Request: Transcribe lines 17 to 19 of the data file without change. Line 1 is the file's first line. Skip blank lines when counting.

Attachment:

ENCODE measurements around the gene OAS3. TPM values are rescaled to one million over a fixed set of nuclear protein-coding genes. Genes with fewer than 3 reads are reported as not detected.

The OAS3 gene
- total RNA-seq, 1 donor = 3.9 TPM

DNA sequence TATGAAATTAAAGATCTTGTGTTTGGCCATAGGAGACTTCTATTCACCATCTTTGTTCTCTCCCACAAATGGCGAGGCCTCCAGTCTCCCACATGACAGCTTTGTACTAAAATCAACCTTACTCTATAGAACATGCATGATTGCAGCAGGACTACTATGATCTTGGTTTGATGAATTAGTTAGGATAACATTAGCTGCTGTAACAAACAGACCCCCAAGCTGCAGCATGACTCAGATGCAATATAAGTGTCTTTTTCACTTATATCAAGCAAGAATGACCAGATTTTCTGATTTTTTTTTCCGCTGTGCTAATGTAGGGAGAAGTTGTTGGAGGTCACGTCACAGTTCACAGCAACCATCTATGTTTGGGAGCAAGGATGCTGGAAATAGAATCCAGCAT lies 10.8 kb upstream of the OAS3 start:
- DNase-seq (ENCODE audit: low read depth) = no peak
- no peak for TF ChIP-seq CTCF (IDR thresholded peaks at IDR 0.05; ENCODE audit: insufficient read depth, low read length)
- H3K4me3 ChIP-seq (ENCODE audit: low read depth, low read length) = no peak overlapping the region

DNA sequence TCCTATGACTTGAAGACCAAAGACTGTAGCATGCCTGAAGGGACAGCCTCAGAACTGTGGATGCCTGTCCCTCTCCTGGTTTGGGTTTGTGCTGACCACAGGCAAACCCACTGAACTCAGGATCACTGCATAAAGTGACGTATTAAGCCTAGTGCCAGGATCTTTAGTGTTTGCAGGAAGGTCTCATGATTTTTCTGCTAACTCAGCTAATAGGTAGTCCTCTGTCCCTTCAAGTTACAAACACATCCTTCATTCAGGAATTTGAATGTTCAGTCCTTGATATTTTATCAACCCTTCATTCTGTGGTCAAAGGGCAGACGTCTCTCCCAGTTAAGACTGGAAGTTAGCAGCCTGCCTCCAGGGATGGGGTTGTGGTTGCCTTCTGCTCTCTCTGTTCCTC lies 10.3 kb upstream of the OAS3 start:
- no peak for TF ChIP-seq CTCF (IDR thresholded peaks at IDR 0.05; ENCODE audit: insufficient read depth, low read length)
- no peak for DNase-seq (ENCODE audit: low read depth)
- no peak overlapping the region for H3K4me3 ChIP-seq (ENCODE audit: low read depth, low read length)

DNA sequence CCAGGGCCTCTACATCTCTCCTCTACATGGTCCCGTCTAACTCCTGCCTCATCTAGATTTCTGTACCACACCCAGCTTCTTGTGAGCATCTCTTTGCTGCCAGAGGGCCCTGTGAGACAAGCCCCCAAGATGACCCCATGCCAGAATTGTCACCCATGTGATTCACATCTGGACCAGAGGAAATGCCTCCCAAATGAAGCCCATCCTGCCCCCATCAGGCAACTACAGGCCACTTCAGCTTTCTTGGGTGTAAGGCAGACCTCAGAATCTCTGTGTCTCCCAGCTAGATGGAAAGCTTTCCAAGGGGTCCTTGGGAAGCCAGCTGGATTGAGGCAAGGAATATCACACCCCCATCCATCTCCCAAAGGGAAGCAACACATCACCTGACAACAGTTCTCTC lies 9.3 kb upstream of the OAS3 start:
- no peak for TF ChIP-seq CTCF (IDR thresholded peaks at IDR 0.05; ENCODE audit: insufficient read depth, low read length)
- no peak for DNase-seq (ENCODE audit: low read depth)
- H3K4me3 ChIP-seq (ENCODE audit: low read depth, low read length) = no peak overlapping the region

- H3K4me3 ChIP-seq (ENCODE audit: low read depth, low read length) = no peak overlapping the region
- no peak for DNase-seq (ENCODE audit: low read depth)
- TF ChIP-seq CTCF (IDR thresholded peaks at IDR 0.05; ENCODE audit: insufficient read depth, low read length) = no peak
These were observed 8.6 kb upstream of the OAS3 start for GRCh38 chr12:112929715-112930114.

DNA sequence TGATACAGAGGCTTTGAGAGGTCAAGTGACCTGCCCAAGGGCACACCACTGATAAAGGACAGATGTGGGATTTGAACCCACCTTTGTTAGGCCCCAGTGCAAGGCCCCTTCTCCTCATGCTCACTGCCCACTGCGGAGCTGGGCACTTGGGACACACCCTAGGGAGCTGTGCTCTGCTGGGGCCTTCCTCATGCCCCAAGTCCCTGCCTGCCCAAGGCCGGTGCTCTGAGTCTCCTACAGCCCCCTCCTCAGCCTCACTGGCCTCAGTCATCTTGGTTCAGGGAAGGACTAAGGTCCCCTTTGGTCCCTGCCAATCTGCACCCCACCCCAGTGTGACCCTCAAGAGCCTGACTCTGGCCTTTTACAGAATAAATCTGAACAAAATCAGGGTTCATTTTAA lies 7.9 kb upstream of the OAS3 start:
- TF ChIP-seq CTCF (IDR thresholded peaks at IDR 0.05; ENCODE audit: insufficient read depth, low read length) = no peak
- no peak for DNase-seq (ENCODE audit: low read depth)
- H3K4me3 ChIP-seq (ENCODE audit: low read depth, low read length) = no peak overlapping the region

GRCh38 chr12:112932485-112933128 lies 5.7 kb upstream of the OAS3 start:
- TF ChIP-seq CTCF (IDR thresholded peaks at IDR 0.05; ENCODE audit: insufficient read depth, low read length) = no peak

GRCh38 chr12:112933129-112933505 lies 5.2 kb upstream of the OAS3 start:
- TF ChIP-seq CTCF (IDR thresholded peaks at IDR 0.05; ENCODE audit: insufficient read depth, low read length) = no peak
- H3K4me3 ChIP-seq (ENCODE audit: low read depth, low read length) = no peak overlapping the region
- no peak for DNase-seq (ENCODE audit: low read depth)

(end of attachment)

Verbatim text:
- no peak for DNase-seq (ENCODE audit: low read depth)
- TF ChIP-seq CTCF (IDR thresholded peaks at IDR 0.05; ENCODE audit: insufficient read depth, low read length) = no peak
These were observed 8.6 kb upstream of the OAS3 start for GRCh38 chr12:112929715-112930114.